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Quick Start for Project Server Veterans
Everyone has heard of the five stages of grief; Denial, Anger, Bargaining, Depression and Acceptance. Shock, Horror and Awe are the stages that an experienced Project Server professional goes through when first absorbing Project Server 2013. At first I thought this was a personal phenomenon, but after watching colleagues and friends I now realize this is a normal and expected reaction. Thankfully the cycle time is nowhere near as protracted as grief. And, you now have the advantage of expecting it.
The shock sets in when you launch PWA for the first time. Where did my interface go? The following figure shows a fresh new instance of Project Web App. Notice the abbreviated Quick Launch menu. As a veteran, you no doubt want to get started with the Server Settings page, which by the way has a new name, PWA Settings page. Click the gear icon in the upper right of the interface.
The system displays the menu, that was the Site Actions menu, shown in the following figure.
Select the PWA Settings item from the menu. The system displays the PWA Settings page shown in the following figure.
This is where the Horror part happens as you notice things are missing. Where did they go? The answer is two-fold. Some of the items have relocated to SharePoint Central Admin, while still others are in suspended animation. To locate the migrants, launch SharePoint Central Admin and click the General Application Settings link. The General Application Settings page displays as shown in the following figure.
At the bottom of the page, in the PWA Settings section, click the Manage link. The “blue flag” PWA Settings page displays. I say blue flag as this page carries standard SharePoint flag rather than Project Server’s emerald green emblem. Otherwise, another distinguishing feature is the appearance of the Project Web App Instance selector in the upper right hand part of the content area. Here, what you can do for one, you can do for many.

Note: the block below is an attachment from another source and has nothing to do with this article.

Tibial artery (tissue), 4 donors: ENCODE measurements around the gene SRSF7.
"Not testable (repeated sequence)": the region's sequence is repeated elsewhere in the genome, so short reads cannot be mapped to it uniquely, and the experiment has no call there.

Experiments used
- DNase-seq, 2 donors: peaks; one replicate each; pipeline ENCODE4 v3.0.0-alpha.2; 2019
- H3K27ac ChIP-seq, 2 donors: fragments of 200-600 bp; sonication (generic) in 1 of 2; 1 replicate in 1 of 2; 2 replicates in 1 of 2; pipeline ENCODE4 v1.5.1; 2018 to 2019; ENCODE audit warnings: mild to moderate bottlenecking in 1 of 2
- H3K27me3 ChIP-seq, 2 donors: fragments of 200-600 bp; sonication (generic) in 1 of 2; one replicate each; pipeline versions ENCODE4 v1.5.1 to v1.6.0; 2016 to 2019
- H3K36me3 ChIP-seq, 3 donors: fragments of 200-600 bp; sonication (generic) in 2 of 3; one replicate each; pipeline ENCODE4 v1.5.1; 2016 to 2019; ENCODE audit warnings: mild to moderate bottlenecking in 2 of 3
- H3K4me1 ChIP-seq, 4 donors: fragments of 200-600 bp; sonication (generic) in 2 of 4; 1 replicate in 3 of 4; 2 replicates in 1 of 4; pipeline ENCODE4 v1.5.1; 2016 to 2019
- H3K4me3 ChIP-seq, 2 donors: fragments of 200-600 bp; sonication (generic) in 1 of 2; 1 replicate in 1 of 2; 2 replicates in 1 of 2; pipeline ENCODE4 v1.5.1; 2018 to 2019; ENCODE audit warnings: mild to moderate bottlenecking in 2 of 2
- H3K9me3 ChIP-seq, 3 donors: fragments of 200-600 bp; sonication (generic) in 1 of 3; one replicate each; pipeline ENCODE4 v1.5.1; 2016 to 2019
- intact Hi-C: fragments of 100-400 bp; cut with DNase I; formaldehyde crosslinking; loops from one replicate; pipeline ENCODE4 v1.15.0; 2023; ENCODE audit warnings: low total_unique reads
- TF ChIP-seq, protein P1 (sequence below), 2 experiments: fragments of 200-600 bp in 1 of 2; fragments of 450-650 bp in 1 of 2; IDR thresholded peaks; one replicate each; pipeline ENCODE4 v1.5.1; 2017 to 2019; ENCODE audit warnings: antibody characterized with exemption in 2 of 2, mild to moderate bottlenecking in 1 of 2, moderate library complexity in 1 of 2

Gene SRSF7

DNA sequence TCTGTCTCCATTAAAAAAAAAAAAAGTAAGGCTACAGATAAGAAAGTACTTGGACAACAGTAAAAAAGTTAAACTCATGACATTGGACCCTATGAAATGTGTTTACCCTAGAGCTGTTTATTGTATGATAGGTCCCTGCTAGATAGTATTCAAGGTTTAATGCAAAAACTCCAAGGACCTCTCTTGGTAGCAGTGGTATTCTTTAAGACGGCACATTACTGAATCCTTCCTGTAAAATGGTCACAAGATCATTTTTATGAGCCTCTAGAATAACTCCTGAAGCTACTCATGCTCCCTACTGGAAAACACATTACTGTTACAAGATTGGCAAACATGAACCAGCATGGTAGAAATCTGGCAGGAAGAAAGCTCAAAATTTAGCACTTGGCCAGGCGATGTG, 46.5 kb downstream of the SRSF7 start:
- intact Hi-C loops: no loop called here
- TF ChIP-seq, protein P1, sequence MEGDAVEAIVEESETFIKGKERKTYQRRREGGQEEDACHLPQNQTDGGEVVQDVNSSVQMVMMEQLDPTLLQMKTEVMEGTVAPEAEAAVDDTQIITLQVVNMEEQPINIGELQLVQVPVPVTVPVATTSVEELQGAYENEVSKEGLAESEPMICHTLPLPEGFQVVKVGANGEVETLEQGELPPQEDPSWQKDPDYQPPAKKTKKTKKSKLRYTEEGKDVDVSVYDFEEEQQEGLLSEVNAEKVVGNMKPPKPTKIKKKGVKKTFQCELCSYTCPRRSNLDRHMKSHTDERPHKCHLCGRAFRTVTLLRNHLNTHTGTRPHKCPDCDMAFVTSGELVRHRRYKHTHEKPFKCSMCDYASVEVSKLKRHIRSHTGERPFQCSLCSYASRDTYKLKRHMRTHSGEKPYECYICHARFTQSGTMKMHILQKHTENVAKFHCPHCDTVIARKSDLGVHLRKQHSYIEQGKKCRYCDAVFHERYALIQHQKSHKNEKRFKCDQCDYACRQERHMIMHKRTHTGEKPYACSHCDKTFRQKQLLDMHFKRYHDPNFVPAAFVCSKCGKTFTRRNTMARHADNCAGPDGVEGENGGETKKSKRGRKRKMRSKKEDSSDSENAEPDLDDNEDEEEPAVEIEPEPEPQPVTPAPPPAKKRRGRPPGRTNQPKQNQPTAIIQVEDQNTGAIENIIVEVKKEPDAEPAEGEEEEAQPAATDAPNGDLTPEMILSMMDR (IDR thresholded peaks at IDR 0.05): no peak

As the purpose of this post is to get you started on your own adventure, I am not going to get deep into specifics on the page. The reason for this change is to make this more intuitive to SharePoint administrators and further adopt the SharePoint management model. Some management functions appear in both locations.
Part two of the horror cycle is realizing that the familiar security management controls for groups and categories are absent from the PWA Settings page at the site level in the default presentation. This is because new instances, not upgrades, but new instances of Project Server arrive in the new default SharePoint Permissions mode. This new way of managing users is worth exploring before writing it off as seems to be a popular first reaction. I strongly encourage you to keep an open mind and imagine some of the new scenarios this might support for your organization or customers.
In the name of brevity, you no doubt want to know how to escape this mode. If you are working on your own server, you use PowerShell. Launch the SharePoint 2013 Management Console from the server Start menu as shown in the following figure.
You can change permissions mode using the following PowerShell cmdlet for your in-house system.
Set-SPProjectPermissionMode –Url <URL> -Mode <Mode>
(<Mode> = ProjectServer or SharePoint)
If you are using Project Online, you can change the permissions mode by navigating to the SharePoint admin center for your tenant and expand the Project web App menu as shown in the following figure.
Selecting the Settings item displays the site collection with project web app settings dialog shown in the following figure.
For those of you who want to get Project Server 2013 to a classic Project Server state, you must perform two more small tasks. From the PWA Settings page, click the Quick Launch link to display the menu editing page shown in the following figure.
Select the items that you want to display and then click the Save &Close button. The last step is to reset the default project type. This time from the PWA Settings page select the Enterprise Project Types link and set the default enterprise project type to the Enterprise Project Type rather than the SharePoint list. At this point you are in classic Project Server mode.
Finally, the awe part is up to you. How fast do you adapt to new ideas? Can you appreciate a little disruptive thinking? If, so spend some time exploring and digesting. There are lots of new scenarios supported by the raft of changes in Project Server 2013. Bill Raymond and I deep dive into all of this for you in the new version of the Orange book.
I would like to know if you offer any live training courses on Project Server 2013?
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